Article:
|Hydrofracking Friction at DEC’s Public Comment Session (VIDEO)|
November 18, 2009
CORNING — As New York looks toward legalizing horizontal gas drilling in the Marcellus Shale, people in the Southern Tier community are educating themselves and speaking up.
There are strong opinions on all sides of the controversy and Wednesday night people had a chance to stand up for what they think is right.
More than 500 people came out to the fourth and final public comment session on the Department of Environmental Conservation?s draft Supplemental Generic Environmental Impact Statement, or SGEIS, that was released in September.
Not only did residents come out to protest or support hydrofracturing in New York State, but they’re also talking about the DEC?s report.
?This document is inaccurate,? said Wes Gillingham of Livingston Manor. ?There are so many flaws.?
Chris Tate of Hector agrees.
?It considers the impact of one well and that is just ridiculous they want to put thousands and thousands of wells in New York,? he added.
Some people attacked the DEC for what they say are huge gaps in its draft Environmental Impact Statement.
Where will the wastewater go? What about increased traffic and air pollution?
Residents are asking the DEC to slow down and answer those questions.
?There?s a lot of ?mays,? ?we should do this,? ?we could do this,?? Gillingham said. ? We need a definite set of rules and regulations and that’s not what this document is doing.?
But others disagree.
Brad Gill, Executive Director of the Independent Oil and Gas Association of New York, says his company has reviewed the DEC?s Statement and it actually puts more regulations on the industry.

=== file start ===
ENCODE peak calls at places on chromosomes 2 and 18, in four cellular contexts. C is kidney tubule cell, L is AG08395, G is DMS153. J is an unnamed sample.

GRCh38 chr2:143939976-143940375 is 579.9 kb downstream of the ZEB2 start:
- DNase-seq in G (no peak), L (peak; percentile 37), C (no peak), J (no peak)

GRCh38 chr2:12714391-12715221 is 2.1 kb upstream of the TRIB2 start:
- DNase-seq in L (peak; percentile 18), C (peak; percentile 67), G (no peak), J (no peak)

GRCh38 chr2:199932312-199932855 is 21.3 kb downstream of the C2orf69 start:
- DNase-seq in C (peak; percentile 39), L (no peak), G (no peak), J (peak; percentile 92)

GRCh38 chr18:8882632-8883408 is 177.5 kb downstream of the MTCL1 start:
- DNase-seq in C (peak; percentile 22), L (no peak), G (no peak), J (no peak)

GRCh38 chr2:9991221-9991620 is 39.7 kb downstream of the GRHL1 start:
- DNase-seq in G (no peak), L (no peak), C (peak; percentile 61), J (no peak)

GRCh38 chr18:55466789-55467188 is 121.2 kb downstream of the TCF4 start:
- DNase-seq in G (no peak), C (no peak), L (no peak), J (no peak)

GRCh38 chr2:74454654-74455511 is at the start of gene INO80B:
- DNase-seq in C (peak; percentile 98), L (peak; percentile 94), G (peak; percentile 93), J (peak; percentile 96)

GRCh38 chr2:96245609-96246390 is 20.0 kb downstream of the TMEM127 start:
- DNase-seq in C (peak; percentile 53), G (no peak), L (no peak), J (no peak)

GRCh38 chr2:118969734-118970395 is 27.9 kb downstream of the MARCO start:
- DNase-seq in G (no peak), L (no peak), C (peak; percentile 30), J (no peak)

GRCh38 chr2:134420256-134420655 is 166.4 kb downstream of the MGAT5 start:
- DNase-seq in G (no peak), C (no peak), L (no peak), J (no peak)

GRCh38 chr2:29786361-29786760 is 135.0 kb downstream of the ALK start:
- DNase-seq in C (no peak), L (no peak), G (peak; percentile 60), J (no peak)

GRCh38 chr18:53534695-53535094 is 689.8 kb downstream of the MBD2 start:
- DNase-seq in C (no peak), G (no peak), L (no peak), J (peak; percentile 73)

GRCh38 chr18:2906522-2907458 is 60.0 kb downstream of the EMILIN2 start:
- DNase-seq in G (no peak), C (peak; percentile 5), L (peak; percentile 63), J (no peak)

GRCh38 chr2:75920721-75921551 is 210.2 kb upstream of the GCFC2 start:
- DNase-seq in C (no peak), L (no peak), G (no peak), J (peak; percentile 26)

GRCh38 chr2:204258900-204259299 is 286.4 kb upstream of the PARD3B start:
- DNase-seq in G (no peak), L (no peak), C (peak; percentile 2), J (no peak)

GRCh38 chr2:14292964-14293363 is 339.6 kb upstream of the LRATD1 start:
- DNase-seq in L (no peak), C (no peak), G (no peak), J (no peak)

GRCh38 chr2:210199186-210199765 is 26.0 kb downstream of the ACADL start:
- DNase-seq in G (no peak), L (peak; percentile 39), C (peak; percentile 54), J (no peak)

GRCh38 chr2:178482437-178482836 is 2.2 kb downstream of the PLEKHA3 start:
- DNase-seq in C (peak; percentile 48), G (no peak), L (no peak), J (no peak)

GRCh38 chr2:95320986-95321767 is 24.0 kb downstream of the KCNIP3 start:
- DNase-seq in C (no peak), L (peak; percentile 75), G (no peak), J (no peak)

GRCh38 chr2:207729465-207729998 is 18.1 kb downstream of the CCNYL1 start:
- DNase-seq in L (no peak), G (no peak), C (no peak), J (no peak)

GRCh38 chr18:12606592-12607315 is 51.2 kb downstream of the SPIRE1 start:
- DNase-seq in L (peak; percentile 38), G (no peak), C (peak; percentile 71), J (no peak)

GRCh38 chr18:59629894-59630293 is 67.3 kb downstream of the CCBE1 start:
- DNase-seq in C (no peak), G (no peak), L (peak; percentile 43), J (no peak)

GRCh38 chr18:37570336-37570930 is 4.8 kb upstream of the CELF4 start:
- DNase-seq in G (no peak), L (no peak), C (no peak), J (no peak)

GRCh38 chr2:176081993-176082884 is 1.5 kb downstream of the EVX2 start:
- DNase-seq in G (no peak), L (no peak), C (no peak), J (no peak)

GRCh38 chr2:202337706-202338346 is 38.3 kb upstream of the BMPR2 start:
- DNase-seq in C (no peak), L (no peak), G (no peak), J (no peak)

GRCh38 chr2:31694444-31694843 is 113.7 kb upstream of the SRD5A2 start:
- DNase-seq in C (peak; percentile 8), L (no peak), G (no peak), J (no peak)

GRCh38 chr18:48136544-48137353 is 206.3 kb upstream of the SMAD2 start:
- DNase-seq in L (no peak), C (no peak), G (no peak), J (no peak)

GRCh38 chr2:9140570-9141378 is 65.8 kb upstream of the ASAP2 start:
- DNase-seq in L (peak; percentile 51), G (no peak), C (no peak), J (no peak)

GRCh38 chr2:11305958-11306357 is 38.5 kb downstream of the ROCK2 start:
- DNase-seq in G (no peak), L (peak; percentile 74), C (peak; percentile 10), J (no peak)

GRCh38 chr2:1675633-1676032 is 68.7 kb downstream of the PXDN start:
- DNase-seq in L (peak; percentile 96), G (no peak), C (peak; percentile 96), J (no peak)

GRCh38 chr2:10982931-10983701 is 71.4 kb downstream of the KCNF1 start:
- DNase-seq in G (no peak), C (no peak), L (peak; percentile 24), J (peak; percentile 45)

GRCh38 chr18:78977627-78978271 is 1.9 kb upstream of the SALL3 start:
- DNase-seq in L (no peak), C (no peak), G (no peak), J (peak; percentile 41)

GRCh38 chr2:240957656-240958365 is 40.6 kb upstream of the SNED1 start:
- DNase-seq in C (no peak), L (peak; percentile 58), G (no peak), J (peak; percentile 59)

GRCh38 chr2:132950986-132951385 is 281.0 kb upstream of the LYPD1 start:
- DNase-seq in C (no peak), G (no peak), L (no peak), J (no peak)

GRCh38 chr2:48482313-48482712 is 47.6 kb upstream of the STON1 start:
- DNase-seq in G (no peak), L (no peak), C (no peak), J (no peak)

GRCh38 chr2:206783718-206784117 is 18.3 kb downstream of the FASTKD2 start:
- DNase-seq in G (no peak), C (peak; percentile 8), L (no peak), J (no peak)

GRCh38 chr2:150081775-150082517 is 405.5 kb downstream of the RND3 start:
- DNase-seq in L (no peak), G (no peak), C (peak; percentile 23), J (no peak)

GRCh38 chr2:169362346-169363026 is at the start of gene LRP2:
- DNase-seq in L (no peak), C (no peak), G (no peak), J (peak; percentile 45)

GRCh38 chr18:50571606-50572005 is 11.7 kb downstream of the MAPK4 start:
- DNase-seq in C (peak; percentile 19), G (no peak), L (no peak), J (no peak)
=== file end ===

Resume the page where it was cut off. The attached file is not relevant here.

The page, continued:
?We know for sure that it is extremely comprehensive, and in some cases does concern us, but industry will rise to the occasion.?
Gill says there are a lot more guidelines in this statement than in the one the gas drilling industry has been following since the 1990′s.
Those guidelines, he says, keep drilling safe.
Some people just aren’t convinced.
?We have observational data from every region in country where they have done this and it just poisons the water table,? Tate said.
?When our water is at risk, that is our lifeblood in New York State, it’s the backbone of Upstate New York, of our economy, of our quality of life, of who we are as New Yorkers and we cannot put that at risk,? said Katherine Nadeau with Environmental Advocates of New York.
Paul D?Amato, a DEC Regional Director, could not comment on the public’s concerns because of legal parameters, but did tell us the plans for the months ahead.
?These comments are assisting us in finalizing that document by making sure we?ve looked at everything and we?ve looked at it thoroughly,? he said.
The Environmental Protection Agency is studying the affects of hydraulic fracturing right now.
Wednesday night, residents asked the DEC to wait for those results before finalizing its draft Environmental Impact Statement.
To read the full draft SGEIS, Click Here.